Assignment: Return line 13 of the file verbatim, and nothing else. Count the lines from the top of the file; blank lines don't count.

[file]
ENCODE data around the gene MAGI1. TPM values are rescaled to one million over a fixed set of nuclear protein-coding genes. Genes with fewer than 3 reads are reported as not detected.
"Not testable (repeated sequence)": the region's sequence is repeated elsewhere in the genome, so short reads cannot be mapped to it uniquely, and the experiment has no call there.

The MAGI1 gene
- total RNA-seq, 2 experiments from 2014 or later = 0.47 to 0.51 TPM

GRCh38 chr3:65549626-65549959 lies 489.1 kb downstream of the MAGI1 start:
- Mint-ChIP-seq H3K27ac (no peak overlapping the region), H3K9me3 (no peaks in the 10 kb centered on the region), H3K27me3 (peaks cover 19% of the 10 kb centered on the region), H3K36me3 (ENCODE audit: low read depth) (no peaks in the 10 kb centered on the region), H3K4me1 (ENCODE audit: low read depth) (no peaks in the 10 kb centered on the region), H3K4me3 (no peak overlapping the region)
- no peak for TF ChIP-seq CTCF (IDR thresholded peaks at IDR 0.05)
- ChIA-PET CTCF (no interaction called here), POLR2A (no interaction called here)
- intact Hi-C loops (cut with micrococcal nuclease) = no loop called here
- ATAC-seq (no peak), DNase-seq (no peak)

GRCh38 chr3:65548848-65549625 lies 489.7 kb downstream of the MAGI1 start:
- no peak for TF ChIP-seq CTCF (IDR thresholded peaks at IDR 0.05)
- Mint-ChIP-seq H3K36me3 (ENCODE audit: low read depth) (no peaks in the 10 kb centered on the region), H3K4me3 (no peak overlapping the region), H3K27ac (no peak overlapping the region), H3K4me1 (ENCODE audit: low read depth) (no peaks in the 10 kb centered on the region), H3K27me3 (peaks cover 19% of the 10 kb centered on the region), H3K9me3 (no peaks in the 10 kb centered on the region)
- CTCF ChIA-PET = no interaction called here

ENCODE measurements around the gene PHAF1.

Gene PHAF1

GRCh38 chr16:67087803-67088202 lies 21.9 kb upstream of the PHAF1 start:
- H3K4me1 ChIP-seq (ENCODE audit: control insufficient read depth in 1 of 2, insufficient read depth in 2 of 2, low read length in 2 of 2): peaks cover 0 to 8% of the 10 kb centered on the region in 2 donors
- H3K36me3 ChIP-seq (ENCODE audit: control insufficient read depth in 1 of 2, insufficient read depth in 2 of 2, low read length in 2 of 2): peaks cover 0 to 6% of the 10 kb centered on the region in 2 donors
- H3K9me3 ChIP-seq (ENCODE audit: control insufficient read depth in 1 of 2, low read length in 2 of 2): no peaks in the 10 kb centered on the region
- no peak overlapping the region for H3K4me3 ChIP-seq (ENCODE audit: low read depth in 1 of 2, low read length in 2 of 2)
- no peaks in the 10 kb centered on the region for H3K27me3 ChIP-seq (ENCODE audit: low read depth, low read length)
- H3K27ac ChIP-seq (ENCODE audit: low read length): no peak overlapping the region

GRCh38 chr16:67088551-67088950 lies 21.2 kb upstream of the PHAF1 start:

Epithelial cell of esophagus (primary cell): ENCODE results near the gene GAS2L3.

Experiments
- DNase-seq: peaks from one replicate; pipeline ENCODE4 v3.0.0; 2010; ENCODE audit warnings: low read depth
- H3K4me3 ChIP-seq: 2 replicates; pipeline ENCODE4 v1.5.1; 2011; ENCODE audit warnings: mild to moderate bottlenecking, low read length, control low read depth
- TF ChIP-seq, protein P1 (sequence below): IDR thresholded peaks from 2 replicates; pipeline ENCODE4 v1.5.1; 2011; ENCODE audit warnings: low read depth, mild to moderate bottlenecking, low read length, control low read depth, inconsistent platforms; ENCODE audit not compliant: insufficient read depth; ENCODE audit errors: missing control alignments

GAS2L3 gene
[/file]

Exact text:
- Mint-ChIP-seq H3K36me3 (ENCODE audit: low read depth) (no peaks in the 10 kb centered on the region), H3K4me3 (no peak overlapping the region), H3K27ac (no peak overlapping the region), H3K4me1 (ENCODE audit: low read depth) (no peaks in the 10 kb centered on the region), H3K27me3 (peaks cover 19% of the 10 kb centered on the region), H3K9me3 (no peaks in the 10 kb centered on the region)